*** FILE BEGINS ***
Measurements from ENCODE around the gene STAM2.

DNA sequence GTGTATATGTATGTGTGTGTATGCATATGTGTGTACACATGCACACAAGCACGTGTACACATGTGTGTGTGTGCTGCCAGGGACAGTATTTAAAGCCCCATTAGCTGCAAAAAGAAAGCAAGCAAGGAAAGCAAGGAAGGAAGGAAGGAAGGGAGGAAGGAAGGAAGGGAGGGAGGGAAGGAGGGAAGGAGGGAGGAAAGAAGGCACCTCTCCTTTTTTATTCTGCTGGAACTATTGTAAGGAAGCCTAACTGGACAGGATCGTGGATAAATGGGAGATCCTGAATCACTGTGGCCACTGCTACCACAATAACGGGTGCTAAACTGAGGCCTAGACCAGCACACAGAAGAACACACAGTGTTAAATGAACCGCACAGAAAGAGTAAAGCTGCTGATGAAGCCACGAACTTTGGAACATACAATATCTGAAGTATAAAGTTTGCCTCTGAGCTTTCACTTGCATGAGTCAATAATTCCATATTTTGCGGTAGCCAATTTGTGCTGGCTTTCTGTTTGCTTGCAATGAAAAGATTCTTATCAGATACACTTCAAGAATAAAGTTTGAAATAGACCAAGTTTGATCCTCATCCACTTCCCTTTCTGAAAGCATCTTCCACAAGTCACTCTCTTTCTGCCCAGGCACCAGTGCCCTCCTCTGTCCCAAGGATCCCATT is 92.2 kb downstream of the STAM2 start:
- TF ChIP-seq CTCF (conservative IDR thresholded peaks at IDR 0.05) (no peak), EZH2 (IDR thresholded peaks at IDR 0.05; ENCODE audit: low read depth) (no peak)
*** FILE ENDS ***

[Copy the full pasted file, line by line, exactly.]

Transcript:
Measurements from ENCODE around the gene STAM2.

DNA sequence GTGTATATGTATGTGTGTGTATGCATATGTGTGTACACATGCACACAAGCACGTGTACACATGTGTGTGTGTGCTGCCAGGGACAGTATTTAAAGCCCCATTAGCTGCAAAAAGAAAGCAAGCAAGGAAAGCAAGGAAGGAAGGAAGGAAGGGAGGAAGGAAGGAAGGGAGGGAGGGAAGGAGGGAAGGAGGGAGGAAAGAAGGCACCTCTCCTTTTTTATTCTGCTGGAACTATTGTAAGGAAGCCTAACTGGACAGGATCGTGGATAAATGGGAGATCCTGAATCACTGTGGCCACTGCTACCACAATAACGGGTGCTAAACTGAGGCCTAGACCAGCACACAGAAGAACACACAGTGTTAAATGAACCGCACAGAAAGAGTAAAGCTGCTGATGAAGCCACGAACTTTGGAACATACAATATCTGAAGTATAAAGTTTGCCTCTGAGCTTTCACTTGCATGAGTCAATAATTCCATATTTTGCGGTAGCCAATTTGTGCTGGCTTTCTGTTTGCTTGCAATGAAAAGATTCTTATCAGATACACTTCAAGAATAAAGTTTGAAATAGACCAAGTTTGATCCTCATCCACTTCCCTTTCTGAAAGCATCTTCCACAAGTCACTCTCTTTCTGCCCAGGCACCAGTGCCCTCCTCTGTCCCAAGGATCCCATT is 92.2 kb downstream of the STAM2 start:
- TF ChIP-seq CTCF (conservative IDR thresholded peaks at IDR 0.05) (no peak), EZH2 (IDR thresholded peaks at IDR 0.05; ENCODE audit: low read depth) (no peak)